1. Volunteer in your community.

autism-2377410_640Transform awareness into action by volunteering in your community and beyond. Schools are often looking for parent volunteers in inclusion and special education classrooms, or perhaps an after-school program designed for children with autism would like an extra adult mentor. Also keep in mind that services for adults with autism often need volunteers, as well. Or, if you feel more comfortable volunteering in an administrative capacity, the Autism Society of America and other advocacy offices will often need volunteers to help fundraise or assist with events. Every role is significant, no matter how small it may seem.

 

  1. Share your story.

If you feel comfortable, share your story of living or working with autism through the Autism Society. Every parent, family member, teacher, or therapist has a story to share. Or, if your child with autism would like to share a story, help your child craft a story that best supports his or her authentic voice. Stories are powerful, and even the smallest of stories has the ability to make the largest ripples. You just never know who you might inspire.

 

  1. Donate to the cause.

There are plenty of organizations, local and national, that support awareness and advocacy for autism. Choose one that feels right for you, and remember that there is no such thing as a donation too small.

 

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And last but certainly not least… everybody loves presents! Stages Learning Materials offers a variety of products designed uniquely to support children with autism and autism education. Consider purchasing language builder cards or emotion mirrors to empower a child to express him or herself authentically, or perhaps encourage free play with puzzles, wiggle cushions, or memory games to create joyful memories together. Even if you do not know a specific child who would benefit from these gifts, keep in mind that schools and after-school programs are always grateful for donations.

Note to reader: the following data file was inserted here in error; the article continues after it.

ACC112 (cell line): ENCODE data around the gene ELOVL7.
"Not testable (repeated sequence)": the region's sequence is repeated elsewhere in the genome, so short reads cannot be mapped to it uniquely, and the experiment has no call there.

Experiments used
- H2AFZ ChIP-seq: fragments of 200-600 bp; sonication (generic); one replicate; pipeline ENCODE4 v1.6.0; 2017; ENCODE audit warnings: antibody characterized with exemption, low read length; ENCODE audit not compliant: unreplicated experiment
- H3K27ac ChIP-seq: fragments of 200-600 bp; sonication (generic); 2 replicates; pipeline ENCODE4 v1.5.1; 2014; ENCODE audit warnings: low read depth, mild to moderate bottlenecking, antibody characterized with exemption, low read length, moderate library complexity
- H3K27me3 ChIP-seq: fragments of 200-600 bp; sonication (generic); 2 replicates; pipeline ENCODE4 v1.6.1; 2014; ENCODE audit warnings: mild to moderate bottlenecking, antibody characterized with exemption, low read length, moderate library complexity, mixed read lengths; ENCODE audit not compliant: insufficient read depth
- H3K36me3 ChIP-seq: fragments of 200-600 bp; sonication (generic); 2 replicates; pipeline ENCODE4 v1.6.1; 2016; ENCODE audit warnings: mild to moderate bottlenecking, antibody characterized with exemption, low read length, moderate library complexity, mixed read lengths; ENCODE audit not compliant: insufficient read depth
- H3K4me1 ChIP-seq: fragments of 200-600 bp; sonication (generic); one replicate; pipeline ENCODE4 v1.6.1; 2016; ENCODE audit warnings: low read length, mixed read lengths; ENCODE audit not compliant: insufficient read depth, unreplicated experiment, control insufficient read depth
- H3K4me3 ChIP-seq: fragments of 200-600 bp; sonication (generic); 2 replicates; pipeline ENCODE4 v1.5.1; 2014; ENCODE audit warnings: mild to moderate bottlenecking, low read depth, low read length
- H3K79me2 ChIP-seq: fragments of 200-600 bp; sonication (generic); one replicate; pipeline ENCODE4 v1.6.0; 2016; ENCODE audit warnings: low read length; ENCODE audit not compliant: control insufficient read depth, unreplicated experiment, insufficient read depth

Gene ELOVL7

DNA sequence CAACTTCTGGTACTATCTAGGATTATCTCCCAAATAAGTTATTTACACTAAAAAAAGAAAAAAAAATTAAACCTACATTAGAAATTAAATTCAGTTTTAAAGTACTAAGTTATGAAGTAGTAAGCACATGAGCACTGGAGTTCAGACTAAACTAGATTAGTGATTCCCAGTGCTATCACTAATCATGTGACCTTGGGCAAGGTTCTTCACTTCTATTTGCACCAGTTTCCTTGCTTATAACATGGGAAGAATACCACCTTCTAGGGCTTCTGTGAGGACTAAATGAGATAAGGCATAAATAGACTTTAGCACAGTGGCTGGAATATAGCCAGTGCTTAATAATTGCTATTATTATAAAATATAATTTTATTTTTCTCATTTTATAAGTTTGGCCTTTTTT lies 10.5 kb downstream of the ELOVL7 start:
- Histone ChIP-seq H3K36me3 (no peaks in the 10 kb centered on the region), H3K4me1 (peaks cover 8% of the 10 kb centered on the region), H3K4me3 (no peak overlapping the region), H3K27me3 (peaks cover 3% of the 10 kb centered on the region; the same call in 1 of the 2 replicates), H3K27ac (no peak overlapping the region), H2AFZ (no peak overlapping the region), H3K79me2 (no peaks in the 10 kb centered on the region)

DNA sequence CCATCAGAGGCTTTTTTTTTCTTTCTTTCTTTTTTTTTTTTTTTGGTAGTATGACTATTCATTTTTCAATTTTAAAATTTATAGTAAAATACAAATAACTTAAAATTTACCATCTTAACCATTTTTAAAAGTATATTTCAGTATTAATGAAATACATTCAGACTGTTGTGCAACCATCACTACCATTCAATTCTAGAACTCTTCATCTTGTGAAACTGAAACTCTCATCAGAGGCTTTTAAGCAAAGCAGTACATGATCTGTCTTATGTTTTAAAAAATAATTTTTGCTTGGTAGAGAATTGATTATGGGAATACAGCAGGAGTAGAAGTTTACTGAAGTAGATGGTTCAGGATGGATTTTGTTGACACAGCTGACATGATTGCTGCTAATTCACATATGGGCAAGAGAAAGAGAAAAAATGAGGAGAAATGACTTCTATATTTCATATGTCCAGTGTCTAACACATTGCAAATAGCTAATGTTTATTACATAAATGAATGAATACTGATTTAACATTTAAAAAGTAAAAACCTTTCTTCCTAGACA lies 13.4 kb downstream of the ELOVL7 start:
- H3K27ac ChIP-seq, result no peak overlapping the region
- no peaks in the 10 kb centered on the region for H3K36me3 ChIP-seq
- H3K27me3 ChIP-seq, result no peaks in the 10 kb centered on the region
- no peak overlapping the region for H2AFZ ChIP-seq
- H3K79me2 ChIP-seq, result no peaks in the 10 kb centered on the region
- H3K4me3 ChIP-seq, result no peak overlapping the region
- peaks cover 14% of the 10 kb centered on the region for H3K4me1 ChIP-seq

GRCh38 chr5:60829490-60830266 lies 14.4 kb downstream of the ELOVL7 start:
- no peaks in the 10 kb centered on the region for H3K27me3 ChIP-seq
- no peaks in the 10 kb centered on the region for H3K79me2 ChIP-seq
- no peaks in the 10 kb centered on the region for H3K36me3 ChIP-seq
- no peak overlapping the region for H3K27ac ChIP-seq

While Autism Awareness Month may only last thirty days, the need for autism awareness and advocacy is always great. Stages Learning Materials would like to challenge you to prolong the spirit of Autism Awareness Month and adopt an act of caring to commit to every month throughout the year in support of those living with and affected by Autism Spectrum Disorder. It could be an activity suggested above, or it could be something personal to you. No matter how small the act, it will make a lasting impact in supporting the autism awareness and advocacy movement. Stages Learning Materials is thankful for your commitment to helping those with Autism Spectrum Disorder flourish and lead independent, gratifying, and fulfilling lives. Happy Autism Awareness Month!

Arianna Riccio Arianna Riccio is a current Ed.M candidate in the Human Development & Psychology program at the Harvard Graduate School of Education. She aspires to pursue a PhD in Clinical/Counseling Psychology to become a practitioner, researcher, and consultant. She received a BA in French (Psychology minor) from Franklin & Marshall College in 2014 and served as an AmeriCorps*VISTA for the Boys & Girls Club of the Flathead Reservation in northwest Montana in 2016. Arianna’s hobbies include yoga, meditation, learning Capoeira, and having spontaneous discussions about the meaning of life.